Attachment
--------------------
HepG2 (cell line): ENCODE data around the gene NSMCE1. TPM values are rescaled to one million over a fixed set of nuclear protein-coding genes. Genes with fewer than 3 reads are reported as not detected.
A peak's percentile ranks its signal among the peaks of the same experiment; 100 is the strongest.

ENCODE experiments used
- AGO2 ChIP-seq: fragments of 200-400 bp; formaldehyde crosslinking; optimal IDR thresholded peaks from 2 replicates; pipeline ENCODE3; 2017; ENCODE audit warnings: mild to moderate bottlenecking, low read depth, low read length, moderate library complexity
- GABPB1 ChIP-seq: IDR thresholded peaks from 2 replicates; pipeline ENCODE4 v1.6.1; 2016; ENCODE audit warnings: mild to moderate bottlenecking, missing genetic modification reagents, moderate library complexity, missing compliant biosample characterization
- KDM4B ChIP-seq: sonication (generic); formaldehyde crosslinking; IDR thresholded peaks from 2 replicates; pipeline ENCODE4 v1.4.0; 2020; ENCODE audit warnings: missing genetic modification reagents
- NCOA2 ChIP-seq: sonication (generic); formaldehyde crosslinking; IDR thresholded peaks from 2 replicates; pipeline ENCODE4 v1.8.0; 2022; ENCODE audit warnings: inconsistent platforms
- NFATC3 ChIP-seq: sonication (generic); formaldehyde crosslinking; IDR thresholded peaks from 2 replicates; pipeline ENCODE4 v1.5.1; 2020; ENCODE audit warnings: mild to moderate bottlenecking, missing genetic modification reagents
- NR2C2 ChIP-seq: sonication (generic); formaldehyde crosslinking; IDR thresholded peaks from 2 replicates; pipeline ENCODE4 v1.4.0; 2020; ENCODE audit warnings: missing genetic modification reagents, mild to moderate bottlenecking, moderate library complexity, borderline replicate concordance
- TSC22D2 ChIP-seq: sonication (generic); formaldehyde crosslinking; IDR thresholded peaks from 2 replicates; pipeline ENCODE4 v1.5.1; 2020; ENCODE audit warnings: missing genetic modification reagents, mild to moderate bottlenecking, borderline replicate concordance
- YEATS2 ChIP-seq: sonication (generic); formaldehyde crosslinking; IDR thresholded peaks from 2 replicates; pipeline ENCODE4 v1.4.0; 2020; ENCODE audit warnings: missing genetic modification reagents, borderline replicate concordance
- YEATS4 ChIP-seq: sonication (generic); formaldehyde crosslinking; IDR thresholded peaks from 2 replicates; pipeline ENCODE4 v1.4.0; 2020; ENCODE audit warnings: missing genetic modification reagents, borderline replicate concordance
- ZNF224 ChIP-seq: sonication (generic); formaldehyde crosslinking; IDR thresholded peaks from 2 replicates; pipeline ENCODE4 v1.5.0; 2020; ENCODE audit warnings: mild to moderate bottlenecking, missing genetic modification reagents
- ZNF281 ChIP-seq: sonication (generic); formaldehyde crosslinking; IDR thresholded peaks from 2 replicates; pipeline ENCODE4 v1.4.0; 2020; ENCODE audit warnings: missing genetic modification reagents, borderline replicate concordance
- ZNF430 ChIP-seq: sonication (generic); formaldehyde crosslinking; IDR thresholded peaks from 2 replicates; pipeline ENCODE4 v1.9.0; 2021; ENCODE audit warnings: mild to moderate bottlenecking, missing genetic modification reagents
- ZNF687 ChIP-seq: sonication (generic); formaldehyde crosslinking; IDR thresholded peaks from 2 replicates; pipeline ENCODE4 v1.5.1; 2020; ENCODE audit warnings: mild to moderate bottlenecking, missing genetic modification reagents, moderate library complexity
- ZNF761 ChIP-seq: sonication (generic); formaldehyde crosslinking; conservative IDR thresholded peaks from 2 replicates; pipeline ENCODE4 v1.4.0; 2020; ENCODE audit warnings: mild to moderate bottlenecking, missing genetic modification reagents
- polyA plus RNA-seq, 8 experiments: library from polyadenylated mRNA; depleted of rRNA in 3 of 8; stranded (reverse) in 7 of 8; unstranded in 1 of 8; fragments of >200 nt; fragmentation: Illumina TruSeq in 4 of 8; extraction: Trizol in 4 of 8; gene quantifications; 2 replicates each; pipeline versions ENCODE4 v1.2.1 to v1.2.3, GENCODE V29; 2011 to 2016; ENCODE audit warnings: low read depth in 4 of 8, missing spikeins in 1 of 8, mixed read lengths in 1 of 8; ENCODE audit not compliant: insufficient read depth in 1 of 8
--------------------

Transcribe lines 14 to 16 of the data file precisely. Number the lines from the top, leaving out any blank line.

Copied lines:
- ZNF281 ChIP-seq: sonication (generic); formaldehyde crosslinking; IDR thresholded peaks from 2 replicates; pipeline ENCODE4 v1.4.0; 2020; ENCODE audit warnings: missing genetic modification reagents, borderline replicate concordance
- ZNF430 ChIP-seq: sonication (generic); formaldehyde crosslinking; IDR thresholded peaks from 2 replicates; pipeline ENCODE4 v1.9.0; 2021; ENCODE audit warnings: mild to moderate bottlenecking, missing genetic modification reagents
- ZNF687 ChIP-seq: sonication (generic); formaldehyde crosslinking; IDR thresholded peaks from 2 replicates; pipeline ENCODE4 v1.5.1; 2020; ENCODE audit warnings: mild to moderate bottlenecking, missing genetic modification reagents, moderate library complexity